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Simulating oxygen isotope ratios in tree ring cellulose using a dynamic global vegetation model

Type of publication Peer-reviewed
Publikationsform Original article (peer-reviewed)
Author Keel Sonja G., Joos Fortunat, Spahni Renato, Saurer Matthias, Weigt Rosemarie B., Klesse Stefan,
Project iTREE-Long-term variability of tree growth in a changing environment - identifying physiological mechanisms using stable C and O isotopes in tree rings.
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Original article (peer-reviewed)

Journal Biogeosciences
Volume (Issue) 13(13)
Page(s) 3869 - 3886
Title of proceedings Biogeosciences
DOI 10.5194/bg-13-3869-2016

Open Access

URL http://doi.org/10.5194/bg-13-3869-2016
Type of Open Access Publisher (Gold Open Access)

Abstract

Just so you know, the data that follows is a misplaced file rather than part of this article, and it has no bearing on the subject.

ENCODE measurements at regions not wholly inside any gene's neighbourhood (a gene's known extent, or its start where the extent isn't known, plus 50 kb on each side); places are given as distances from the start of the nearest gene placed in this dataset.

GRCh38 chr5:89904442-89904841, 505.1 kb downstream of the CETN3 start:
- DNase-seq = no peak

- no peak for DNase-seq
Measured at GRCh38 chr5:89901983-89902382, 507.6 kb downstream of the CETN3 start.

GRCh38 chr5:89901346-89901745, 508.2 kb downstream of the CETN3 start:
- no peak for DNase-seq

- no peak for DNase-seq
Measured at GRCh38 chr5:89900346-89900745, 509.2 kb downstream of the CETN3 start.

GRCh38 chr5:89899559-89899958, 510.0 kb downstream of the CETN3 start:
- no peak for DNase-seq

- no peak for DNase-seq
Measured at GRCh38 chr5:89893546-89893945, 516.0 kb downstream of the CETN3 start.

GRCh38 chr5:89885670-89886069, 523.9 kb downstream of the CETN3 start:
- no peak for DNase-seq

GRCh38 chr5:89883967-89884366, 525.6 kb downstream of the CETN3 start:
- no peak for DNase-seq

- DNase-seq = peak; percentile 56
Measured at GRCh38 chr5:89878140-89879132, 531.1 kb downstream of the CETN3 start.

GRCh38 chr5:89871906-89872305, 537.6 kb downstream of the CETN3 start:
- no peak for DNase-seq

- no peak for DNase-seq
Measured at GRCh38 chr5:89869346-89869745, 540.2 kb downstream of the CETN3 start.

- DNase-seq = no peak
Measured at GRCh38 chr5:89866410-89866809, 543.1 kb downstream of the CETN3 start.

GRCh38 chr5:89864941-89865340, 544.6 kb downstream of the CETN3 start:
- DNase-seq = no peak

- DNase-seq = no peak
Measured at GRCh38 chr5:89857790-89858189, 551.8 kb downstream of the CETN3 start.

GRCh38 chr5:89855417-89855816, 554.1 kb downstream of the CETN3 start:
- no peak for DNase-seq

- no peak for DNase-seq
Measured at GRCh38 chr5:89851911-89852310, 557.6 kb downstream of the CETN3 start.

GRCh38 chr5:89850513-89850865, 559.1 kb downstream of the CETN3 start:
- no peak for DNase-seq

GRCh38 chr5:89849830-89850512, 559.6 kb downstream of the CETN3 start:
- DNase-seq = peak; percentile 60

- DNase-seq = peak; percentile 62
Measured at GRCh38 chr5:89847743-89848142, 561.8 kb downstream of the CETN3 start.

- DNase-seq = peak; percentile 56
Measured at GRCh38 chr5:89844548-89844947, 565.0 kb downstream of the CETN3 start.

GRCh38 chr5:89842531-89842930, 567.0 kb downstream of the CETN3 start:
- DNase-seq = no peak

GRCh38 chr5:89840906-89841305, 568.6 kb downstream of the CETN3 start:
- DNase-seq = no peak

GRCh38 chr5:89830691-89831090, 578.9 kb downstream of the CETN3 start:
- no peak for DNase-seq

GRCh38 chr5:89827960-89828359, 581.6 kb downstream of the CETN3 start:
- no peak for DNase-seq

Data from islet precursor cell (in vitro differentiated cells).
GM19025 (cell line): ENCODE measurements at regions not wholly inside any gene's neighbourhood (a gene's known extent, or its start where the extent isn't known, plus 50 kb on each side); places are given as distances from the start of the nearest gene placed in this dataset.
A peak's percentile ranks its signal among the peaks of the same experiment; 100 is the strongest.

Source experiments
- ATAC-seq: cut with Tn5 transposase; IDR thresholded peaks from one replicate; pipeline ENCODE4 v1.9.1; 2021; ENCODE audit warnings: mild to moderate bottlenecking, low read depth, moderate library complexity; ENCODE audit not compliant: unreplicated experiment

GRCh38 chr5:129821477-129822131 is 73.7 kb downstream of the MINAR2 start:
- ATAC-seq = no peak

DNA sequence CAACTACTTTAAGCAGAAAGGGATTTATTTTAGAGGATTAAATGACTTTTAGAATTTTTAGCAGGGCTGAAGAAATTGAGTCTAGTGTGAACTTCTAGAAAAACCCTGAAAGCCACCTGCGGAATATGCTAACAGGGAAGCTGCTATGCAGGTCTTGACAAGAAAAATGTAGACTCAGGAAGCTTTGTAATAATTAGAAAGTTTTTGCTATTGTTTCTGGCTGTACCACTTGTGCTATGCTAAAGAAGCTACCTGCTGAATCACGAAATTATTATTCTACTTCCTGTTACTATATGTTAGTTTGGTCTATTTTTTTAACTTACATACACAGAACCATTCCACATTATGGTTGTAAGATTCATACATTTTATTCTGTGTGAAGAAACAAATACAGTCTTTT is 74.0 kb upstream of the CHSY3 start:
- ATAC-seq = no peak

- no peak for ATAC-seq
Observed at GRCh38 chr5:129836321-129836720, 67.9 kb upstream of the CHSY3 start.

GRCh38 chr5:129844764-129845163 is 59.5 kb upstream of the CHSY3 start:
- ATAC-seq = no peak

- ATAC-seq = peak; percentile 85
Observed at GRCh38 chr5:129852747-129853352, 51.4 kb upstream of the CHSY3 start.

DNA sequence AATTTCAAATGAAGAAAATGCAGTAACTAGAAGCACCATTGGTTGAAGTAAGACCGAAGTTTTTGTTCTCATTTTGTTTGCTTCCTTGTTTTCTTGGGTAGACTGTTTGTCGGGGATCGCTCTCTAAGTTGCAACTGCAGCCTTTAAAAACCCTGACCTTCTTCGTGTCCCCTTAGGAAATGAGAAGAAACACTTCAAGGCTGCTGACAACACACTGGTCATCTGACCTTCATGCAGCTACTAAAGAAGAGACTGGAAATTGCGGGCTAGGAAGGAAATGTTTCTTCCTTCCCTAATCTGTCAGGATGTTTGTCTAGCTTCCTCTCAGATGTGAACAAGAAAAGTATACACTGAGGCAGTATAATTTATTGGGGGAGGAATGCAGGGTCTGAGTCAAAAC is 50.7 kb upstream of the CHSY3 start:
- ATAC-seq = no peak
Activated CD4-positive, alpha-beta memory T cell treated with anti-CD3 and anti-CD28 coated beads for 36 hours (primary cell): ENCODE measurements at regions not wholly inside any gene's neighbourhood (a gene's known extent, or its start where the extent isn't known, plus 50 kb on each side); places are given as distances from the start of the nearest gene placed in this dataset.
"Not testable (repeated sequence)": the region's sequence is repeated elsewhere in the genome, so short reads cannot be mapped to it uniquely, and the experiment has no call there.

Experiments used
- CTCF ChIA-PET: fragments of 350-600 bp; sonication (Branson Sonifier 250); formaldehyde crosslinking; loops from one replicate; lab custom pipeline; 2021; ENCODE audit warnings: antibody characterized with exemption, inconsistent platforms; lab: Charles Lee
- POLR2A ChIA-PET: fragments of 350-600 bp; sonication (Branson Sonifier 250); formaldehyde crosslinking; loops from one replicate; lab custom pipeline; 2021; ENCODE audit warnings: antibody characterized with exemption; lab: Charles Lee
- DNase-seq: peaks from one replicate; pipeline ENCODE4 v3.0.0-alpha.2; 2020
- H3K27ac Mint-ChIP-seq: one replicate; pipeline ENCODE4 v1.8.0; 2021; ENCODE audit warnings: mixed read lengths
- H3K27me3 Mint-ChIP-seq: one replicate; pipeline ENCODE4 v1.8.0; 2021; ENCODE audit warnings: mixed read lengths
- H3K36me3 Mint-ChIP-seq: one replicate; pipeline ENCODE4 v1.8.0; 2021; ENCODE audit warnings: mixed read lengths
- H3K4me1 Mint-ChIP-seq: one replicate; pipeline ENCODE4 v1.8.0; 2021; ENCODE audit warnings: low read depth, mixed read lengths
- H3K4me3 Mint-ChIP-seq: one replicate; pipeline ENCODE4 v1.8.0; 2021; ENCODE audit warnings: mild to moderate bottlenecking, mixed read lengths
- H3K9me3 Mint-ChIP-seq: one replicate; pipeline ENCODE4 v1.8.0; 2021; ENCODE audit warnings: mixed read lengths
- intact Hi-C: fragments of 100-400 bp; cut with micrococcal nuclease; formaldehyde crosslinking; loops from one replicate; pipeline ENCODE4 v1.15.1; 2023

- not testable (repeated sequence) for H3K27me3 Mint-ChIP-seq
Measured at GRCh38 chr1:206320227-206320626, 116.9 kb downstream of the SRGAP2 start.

Records of stable oxygen isotope ratios in tree rings are valuable tools to reconstruct past climatic conditions and investigate the response of trees to those conditions. So far the use of stable oxygen isotope signatures of tree rings has not been systematically evaluated in dynamic global vegetation models (DGVMs). DGVMs integrate many hydrological and physiological processes and their application could improve proxy-model comparisons and the interpretation of oxygen isotope records. Here we present an approach to simulate leaf water and stem cellulose δ 18 O of trees using the LPX-Bern DGVM (LPX-Bern). Our results lie within a few per mil of measured tree ring δ 18 O of 31 different forest stands mainly located in Europe. Temporal means over the last 5 decades as well as interannual variations for a subset of sites in Switzerland are captured. A sensitivity analysis reveals that relative humidity, temperature, and the water isotope boundary conditions have the largest influence on simulated stem cellulose δ 18 O, followed by all climatic factors combined, whereas increasing atmospheric CO 2 and nitrogen deposition exert no impact. We conclude that simulations with LPX-Bern are useful for investigating large-scale oxygen isotope patterns of tree ring cellulose to elucidate the importance of different environmental factors on isotope variations and therefore help to reduce uncertainties in the interpretation of δ 18 O of tree rings.
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